The adoption of disruptive technologies in the consumer products industry

Spotlight on blockchain

Barb Renner, Curt Fedder, and Jagadish Upadhyaya

Disruptive technologies are often redefining the way consumer products companies are doing business. Blockchain can potentially help them create more value, achieve operational efficiencies, and enhance customer experience.

DISRUPTIVE DIGITAL TECHNOLOGIES, such as blockchain, artificial intelligence (AI), digital reality (DR), and cloud, are potentially ushering in a new era of productivity for consumer products companies. These technologies are not only helping spur efficient internal processes, innovation, brand growth, and profitability, but also enhancing the consumer experience. Addressing the potential of blockchain, this is the first article of a short-article series on the theme of disruptive technologies. To realize the full potential and benefits of disruptive digital technologies, consumer products companies can benefit from understanding where they are on their journey to digital maturity and how they can implement these technologies to meet their digital transformation goals.

Consumer products companies’ journey toward digital maturity

In the 2018 Annual Study of Digital Business,1 MIT Sloan Management Review and Deloitte analyzed digital maturity of various industries. The 2018 study is based on responses of 4,300 business executives across 123 countries representing 28 industries. Digital maturity is calculated based on respondents’ rating of their company on a scale of 1 to 10, with 1 being the lowest.2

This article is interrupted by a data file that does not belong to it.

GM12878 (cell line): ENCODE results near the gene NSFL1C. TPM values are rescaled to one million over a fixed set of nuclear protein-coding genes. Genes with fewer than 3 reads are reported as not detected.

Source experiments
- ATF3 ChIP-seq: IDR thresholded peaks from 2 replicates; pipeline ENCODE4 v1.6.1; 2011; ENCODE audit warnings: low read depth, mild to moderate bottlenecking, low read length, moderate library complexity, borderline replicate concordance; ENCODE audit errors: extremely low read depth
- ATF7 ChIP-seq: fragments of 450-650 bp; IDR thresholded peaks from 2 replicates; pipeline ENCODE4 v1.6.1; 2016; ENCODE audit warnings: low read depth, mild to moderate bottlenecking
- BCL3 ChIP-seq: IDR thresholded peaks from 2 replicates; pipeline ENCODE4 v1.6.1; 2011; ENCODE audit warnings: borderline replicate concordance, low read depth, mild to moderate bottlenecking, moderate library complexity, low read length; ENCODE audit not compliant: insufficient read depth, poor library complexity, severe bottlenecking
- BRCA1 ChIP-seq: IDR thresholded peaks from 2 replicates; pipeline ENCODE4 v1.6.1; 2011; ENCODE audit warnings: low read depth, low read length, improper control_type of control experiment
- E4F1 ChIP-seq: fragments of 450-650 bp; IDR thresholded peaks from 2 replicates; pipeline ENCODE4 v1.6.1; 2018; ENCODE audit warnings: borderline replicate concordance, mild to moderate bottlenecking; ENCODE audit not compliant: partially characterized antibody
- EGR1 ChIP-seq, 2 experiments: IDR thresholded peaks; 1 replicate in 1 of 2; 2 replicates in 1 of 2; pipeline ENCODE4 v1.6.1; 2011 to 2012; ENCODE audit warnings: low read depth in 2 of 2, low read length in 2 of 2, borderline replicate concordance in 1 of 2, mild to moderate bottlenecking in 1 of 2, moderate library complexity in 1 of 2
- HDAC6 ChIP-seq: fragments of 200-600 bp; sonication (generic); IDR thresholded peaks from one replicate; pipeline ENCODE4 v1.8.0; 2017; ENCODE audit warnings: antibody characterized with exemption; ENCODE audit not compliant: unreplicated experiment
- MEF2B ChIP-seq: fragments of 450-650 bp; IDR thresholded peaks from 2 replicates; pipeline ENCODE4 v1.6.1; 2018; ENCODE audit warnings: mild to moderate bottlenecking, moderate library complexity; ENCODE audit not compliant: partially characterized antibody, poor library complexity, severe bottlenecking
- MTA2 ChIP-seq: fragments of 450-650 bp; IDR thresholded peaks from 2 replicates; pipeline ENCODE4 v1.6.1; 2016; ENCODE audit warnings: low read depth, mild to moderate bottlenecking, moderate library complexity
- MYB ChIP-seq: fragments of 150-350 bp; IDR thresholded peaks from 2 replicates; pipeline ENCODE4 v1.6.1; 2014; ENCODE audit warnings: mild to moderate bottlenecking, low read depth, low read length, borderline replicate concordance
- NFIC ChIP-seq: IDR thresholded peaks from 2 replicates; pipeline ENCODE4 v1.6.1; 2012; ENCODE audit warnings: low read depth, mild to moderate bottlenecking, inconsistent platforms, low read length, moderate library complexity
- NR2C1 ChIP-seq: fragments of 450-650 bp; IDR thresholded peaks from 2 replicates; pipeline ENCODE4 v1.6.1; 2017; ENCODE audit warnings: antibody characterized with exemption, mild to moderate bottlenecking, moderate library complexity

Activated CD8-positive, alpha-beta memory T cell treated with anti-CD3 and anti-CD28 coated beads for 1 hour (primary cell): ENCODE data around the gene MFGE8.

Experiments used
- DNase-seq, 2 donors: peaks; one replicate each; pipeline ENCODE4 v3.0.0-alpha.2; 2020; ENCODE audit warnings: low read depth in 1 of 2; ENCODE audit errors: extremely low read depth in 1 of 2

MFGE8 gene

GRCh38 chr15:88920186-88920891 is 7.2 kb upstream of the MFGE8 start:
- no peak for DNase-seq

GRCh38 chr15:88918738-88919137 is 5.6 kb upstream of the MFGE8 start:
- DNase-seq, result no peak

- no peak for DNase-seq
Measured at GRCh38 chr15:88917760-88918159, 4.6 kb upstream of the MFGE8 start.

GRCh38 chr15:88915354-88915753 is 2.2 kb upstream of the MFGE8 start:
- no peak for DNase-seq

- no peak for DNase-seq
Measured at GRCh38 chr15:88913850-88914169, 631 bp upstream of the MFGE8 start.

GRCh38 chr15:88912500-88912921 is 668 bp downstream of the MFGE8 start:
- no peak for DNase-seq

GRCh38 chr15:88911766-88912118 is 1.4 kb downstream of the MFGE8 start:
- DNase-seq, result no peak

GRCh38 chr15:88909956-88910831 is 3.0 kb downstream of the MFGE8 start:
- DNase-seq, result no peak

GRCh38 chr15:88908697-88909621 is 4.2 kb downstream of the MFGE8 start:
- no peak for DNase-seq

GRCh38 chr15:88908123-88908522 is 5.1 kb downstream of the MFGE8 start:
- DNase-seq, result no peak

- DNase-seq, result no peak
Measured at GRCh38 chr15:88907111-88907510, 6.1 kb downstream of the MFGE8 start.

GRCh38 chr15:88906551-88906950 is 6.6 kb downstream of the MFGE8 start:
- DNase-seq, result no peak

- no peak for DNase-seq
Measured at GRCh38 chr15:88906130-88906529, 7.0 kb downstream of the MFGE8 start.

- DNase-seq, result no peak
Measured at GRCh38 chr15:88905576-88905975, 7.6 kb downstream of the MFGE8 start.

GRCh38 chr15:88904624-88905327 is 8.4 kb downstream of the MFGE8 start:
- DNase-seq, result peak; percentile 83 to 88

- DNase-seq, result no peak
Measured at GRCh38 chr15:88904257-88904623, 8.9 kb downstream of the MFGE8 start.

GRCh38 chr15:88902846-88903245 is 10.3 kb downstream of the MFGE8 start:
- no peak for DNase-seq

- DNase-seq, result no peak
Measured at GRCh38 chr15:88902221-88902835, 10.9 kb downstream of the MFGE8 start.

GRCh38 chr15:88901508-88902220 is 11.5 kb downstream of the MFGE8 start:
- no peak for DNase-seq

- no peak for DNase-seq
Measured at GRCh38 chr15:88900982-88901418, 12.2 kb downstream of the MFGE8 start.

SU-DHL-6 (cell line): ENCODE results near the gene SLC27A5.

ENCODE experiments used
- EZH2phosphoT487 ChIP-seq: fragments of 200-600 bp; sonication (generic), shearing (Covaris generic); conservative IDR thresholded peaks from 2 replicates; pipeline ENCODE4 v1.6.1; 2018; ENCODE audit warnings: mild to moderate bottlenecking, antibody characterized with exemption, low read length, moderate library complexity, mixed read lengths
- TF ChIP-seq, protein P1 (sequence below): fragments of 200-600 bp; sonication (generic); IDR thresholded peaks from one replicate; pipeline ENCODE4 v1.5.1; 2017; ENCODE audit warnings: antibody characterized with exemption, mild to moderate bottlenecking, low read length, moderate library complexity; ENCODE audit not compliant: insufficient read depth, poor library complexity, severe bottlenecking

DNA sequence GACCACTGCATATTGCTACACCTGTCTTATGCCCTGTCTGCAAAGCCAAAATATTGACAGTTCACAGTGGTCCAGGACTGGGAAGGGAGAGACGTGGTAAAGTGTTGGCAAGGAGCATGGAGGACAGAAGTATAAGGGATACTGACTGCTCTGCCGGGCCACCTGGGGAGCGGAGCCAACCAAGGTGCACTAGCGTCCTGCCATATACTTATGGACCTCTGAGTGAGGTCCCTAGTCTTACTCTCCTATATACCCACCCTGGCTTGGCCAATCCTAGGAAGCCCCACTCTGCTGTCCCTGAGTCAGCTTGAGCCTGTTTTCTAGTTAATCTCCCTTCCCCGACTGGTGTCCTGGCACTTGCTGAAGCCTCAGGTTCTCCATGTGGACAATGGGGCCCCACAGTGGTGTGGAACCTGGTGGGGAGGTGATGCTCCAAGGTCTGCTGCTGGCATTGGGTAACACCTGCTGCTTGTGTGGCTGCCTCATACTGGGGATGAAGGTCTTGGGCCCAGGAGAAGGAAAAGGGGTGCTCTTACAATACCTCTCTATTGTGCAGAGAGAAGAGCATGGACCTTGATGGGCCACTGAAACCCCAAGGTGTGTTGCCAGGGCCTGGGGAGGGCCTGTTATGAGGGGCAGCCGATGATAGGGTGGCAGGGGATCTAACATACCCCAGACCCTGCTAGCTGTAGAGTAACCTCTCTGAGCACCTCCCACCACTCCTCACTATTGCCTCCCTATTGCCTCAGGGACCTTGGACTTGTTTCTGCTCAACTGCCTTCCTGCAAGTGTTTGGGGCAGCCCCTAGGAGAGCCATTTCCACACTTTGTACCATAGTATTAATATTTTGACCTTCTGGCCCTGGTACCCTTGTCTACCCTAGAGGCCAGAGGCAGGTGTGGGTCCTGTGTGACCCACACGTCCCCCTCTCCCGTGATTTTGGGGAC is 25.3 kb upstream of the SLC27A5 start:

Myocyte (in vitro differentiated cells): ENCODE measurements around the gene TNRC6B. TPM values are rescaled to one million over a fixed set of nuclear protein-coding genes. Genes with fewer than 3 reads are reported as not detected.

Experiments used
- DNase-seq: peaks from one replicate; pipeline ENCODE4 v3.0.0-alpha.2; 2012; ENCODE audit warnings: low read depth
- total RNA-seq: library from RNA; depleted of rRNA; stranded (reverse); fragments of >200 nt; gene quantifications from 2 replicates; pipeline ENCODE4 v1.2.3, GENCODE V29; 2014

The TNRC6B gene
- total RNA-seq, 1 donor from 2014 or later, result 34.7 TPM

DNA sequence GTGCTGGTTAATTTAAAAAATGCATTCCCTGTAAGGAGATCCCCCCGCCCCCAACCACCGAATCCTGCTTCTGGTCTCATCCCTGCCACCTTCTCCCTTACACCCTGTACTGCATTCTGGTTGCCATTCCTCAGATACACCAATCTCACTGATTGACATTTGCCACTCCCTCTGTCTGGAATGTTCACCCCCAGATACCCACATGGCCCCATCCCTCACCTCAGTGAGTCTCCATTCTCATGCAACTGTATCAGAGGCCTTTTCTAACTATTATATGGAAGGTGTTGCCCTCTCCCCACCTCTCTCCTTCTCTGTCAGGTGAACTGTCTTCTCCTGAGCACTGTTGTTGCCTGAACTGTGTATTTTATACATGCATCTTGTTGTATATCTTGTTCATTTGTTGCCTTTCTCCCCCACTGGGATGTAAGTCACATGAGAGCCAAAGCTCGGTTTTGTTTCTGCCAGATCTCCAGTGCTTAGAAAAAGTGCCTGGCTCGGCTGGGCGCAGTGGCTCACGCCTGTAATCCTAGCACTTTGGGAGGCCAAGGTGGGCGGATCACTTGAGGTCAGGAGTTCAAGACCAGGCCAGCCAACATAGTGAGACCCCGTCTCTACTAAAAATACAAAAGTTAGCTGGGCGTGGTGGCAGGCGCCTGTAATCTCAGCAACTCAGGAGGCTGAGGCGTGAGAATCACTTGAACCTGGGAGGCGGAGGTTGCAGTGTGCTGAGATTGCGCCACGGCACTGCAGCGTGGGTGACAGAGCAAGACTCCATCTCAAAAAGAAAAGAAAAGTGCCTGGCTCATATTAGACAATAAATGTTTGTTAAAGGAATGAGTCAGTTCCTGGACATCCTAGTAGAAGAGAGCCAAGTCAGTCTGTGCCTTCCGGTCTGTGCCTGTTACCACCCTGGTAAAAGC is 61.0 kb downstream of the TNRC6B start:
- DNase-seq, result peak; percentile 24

Interestingly, on the spectrum of digital maturity, respondents from the consumer products industry rated it as being in the mid-to-lower end of the digital-maturity spectrum in comparison to other consumer-facing industries (figure 1). As such, while the consumer products industry has been making strides in this regard through efforts such as automating manufacturing processes, introducing online shopping, and digitizing the supply chain, there appears to remain ample opportunity for continued digital transformation.

To move forward on their journey to digital maturity and harness the power of disruptive technologies, consumer products companies will likely benefit by focusing on the following steps that can enable their success:

  1. Make digital systems and infrastructure a priority
  2. Upskill existing talent with digital skills
  3. Replace manual processes with digital
  4. Drive innovations with digital at the core

Indeed, it is likely easier for startup organizations that are more nimble to implement disruptive technologies than it is for well-established companies with greater infrastructure in place. Regardless, consumer products organizations could start by defining the business imperative for growth, identifying and structuring their data to support growth, and leverage disruptive technologies to optimize, interpret, and apply the data.

Digital maturity of the consumer products industry is lower than the average for consumer-facing industries

Note: The dotted line represents the average of other consumer-facing businesses. Source: 2018 Annual Study of Digital Business, MIT Sloan Management Review and Deloitte.